"With Brad, as he worked through this stuff to figure out this approach, [the mind-set] was, don't change or go back to what you know," Romanick said. "Instead, fight through this and ingrain this. And because of his attitude and his makeup, he's been able to do that.
"He never looks at being passed over in a negative way. He just tries harder and stays patient and is absolutely relentless."
That patience was tested when Ziegler didn't break camp with the A's in 2008, despite being told by one club official that he would have been called up in '07 if the team had been contending for a playoff spot. With a July 1 opt-out clause as his deadline for making it in Oakland, Ziegler allowed just one earned run in 19 Triple-A games to start the season.
With his frustration mounting, Ziegler remembers calling home and telling his father he intended to sign with another team as soon as the calendar flipped to July.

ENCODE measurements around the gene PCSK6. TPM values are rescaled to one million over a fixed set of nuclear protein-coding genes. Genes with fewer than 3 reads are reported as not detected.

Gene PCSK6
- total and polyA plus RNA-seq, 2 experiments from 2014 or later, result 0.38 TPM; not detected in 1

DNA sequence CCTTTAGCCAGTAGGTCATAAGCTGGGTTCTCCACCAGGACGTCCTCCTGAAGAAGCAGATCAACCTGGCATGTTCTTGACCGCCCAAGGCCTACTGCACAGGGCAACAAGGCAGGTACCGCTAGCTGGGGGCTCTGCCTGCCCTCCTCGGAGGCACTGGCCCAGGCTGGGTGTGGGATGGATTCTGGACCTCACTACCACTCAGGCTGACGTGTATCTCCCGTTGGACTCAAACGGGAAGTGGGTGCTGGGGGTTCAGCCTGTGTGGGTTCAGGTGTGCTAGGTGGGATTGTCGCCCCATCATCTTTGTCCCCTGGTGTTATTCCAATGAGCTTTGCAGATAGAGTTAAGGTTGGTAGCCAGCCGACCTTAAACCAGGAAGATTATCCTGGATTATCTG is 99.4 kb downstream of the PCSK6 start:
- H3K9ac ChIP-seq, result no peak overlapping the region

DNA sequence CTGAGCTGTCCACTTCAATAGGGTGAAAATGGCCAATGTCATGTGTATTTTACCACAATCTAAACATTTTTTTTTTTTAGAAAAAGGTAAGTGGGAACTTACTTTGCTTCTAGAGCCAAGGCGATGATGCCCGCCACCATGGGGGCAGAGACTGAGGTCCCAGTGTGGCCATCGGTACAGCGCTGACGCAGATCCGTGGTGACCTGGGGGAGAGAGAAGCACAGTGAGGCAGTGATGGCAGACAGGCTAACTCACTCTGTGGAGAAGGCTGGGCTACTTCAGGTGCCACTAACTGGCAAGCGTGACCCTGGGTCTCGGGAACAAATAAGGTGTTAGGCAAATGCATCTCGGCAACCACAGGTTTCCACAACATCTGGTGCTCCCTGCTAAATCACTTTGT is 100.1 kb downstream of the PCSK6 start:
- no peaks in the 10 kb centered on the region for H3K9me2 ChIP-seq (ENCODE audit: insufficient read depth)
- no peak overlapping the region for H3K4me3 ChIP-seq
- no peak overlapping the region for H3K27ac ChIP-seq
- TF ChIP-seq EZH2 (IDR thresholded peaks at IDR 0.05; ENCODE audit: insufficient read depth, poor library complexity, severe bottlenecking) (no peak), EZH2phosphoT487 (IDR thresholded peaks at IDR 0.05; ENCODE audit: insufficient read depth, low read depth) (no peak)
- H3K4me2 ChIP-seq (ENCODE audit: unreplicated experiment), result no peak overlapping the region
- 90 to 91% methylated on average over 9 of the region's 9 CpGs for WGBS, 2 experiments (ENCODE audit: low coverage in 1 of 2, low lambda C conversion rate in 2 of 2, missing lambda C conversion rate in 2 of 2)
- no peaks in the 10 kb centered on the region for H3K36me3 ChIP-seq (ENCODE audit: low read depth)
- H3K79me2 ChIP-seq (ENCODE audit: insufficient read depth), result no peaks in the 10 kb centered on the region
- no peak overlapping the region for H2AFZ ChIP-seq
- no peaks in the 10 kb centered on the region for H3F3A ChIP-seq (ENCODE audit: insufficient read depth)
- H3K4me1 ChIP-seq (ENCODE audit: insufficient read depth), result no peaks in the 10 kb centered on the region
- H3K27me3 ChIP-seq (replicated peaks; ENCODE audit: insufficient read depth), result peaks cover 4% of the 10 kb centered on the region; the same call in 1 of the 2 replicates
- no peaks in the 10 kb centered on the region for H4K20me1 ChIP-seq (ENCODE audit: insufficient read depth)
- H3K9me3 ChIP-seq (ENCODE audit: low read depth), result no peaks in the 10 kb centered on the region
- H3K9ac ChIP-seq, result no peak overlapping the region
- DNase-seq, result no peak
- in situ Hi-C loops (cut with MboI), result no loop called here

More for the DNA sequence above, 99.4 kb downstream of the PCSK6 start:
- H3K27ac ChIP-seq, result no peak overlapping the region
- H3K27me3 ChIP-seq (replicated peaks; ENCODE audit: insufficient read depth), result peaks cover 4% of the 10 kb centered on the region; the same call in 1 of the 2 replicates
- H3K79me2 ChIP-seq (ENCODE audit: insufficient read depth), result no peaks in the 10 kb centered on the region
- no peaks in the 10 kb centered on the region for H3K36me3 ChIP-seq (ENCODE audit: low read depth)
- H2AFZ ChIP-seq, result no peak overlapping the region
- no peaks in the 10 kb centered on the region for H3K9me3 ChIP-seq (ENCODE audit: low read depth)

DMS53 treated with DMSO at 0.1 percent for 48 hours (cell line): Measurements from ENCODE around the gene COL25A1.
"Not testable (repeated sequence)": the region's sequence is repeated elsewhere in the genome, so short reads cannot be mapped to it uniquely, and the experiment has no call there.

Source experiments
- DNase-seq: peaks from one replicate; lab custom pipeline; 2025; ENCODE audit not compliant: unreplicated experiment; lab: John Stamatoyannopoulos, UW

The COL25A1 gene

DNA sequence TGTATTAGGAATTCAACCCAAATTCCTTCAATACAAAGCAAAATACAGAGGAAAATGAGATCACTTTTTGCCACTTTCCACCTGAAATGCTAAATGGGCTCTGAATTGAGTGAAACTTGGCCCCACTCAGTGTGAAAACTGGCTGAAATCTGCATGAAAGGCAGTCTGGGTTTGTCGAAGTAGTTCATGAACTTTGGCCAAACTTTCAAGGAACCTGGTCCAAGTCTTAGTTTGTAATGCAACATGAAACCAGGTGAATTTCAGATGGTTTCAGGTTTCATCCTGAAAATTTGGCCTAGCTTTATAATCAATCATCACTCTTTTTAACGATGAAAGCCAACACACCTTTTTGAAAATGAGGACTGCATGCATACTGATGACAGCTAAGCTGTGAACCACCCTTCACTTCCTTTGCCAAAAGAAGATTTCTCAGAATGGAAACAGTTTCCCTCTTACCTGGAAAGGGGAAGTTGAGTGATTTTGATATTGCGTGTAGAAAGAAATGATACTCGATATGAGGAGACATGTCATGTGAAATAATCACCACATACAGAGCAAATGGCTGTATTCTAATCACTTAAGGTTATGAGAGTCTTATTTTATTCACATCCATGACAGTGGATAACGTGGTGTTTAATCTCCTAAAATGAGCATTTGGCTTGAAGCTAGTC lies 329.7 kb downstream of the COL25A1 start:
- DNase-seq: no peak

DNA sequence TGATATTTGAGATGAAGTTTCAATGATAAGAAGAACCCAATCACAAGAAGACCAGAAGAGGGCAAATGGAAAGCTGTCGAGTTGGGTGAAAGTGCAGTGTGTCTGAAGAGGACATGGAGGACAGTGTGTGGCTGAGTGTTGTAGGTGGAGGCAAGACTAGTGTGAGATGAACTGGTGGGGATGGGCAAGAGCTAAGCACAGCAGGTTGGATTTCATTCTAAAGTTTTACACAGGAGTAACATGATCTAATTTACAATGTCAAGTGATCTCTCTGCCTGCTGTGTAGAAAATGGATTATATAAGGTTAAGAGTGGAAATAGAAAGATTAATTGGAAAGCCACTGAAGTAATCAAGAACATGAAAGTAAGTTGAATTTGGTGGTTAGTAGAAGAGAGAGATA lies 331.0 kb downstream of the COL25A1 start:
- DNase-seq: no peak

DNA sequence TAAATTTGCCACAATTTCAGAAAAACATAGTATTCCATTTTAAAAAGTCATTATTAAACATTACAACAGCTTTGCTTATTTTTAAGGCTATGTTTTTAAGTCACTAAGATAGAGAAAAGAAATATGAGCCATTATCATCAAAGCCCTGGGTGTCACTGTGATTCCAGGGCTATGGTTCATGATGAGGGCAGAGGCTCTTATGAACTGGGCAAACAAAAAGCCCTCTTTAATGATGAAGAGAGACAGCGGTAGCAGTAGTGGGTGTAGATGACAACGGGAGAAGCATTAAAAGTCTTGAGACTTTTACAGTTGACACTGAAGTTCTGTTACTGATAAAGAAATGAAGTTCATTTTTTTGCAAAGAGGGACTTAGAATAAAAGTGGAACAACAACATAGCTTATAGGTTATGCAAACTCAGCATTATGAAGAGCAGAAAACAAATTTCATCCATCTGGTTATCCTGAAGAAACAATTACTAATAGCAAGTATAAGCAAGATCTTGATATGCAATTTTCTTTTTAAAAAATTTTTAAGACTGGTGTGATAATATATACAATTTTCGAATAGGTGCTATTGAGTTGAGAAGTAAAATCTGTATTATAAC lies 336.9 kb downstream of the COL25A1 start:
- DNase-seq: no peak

Fortunately for Oakland, Ziegler never got his fresh start. He got called up the next day and went on to hurl 39 1/3 consecutive scoreless relief innings, a Major League record for a player beginning his career.
While Ziegler downplays the record, modestly giving credit to his defense, Romanick is quick to point out that Ziegler's body of work is extraordinary.
"You are climbing a mountain," Romanick said of the work involved in switching to submarine-style pitching ."For every Brad Ziegler, there's a couple more guys [learning submarine style] who don't make it.
"I'd love to have more like Ziegy; he's got the whole package."
Minor League career breakdown